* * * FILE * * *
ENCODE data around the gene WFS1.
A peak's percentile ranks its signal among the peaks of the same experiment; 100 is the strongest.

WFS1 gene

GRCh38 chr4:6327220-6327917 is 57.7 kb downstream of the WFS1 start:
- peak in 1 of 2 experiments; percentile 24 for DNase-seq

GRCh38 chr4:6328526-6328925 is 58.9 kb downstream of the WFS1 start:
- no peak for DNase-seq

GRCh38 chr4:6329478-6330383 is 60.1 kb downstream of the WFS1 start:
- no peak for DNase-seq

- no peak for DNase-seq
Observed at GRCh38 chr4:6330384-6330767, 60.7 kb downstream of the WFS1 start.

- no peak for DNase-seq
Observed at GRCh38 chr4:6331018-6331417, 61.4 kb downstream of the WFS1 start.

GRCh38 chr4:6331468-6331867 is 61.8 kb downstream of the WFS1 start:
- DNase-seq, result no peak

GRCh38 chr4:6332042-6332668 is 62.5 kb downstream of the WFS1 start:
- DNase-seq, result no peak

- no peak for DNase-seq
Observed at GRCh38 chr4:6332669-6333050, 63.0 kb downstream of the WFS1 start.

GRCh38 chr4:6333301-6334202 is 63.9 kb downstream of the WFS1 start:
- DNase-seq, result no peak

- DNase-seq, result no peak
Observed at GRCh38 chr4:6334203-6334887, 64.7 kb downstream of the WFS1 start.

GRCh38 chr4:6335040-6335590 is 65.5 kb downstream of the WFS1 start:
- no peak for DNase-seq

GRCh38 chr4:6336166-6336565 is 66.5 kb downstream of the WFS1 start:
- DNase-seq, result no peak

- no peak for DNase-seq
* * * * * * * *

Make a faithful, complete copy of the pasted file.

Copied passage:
ENCODE data around the gene WFS1.
A peak's percentile ranks its signal among the peaks of the same experiment; 100 is the strongest.

WFS1 gene

GRCh38 chr4:6327220-6327917 is 57.7 kb downstream of the WFS1 start:
- peak in 1 of 2 experiments; percentile 24 for DNase-seq

GRCh38 chr4:6328526-6328925 is 58.9 kb downstream of the WFS1 start:
- no peak for DNase-seq

GRCh38 chr4:6329478-6330383 is 60.1 kb downstream of the WFS1 start:
- no peak for DNase-seq

- no peak for DNase-seq
Observed at GRCh38 chr4:6330384-6330767, 60.7 kb downstream of the WFS1 start.

- no peak for DNase-seq
Observed at GRCh38 chr4:6331018-6331417, 61.4 kb downstream of the WFS1 start.

GRCh38 chr4:6331468-6331867 is 61.8 kb downstream of the WFS1 start:
- DNase-seq, result no peak

GRCh38 chr4:6332042-6332668 is 62.5 kb downstream of the WFS1 start:
- DNase-seq, result no peak

- no peak for DNase-seq
Observed at GRCh38 chr4:6332669-6333050, 63.0 kb downstream of the WFS1 start.

GRCh38 chr4:6333301-6334202 is 63.9 kb downstream of the WFS1 start:
- DNase-seq, result no peak

- DNase-seq, result no peak
Observed at GRCh38 chr4:6334203-6334887, 64.7 kb downstream of the WFS1 start.

GRCh38 chr4:6335040-6335590 is 65.5 kb downstream of the WFS1 start:
- no peak for DNase-seq

GRCh38 chr4:6336166-6336565 is 66.5 kb downstream of the WFS1 start:
- DNase-seq, result no peak

- no peak for DNase-seq